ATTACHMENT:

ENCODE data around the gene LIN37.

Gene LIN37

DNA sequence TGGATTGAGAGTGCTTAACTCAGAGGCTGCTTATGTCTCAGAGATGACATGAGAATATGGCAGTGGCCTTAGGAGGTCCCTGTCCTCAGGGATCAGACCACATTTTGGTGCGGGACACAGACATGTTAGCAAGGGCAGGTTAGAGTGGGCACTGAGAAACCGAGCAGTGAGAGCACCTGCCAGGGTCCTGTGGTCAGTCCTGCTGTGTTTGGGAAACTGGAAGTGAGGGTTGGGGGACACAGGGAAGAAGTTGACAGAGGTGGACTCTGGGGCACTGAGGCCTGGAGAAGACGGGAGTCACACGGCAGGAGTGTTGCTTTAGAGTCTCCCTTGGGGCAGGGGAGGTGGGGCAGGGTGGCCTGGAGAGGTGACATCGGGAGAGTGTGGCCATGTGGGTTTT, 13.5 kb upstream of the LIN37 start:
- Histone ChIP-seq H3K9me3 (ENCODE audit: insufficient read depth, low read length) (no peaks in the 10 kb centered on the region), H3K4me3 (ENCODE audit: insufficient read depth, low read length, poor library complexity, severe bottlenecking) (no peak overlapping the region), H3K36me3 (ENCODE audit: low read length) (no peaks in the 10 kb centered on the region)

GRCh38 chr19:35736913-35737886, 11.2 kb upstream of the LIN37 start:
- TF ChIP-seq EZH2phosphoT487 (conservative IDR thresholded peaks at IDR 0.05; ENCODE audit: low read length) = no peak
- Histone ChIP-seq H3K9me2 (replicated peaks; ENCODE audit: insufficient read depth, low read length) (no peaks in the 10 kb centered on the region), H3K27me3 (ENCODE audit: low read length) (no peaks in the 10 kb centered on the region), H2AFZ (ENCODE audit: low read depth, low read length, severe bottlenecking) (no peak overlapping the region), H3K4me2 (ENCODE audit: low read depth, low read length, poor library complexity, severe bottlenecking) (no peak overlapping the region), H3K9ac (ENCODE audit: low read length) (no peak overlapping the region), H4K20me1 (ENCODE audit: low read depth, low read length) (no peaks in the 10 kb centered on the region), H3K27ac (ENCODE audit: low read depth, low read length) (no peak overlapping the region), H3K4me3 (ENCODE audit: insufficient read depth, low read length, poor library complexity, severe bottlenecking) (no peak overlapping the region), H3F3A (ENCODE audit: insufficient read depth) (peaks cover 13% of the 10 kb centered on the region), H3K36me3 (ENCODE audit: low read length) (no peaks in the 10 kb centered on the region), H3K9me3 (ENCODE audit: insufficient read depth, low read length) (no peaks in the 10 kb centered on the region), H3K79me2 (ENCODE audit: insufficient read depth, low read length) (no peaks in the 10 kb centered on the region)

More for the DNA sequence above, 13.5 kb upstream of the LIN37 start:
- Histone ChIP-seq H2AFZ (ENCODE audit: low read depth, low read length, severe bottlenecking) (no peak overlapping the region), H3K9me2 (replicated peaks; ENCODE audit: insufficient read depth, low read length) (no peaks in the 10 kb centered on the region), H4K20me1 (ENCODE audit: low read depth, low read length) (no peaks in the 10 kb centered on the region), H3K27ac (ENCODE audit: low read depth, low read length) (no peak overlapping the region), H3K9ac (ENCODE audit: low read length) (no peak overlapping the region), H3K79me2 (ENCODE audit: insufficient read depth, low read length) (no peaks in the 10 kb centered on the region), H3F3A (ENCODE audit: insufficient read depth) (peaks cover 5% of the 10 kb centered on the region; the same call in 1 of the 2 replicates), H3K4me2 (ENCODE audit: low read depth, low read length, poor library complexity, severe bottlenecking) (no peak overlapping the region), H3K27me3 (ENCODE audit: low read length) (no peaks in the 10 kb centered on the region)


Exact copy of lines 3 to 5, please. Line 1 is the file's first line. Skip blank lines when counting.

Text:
DNA sequence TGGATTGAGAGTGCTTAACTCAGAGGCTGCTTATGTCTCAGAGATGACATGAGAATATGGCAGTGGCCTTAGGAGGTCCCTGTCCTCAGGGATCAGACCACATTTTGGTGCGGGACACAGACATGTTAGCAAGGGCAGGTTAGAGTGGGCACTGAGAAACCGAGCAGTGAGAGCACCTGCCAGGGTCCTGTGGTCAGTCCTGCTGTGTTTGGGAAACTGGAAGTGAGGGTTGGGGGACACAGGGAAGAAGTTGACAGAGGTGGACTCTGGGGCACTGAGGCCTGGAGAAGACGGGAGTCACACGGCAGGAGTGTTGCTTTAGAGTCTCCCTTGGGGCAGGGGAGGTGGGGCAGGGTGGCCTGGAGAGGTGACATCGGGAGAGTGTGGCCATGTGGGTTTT, 13.5 kb upstream of the LIN37 start:
- Histone ChIP-seq H3K9me3 (ENCODE audit: insufficient read depth, low read length) (no peaks in the 10 kb centered on the region), H3K4me3 (ENCODE audit: insufficient read depth, low read length, poor library complexity, severe bottlenecking) (no peak overlapping the region), H3K36me3 (ENCODE audit: low read length) (no peaks in the 10 kb centered on the region)

GRCh38 chr19:35736913-35737886, 11.2 kb upstream of the LIN37 start: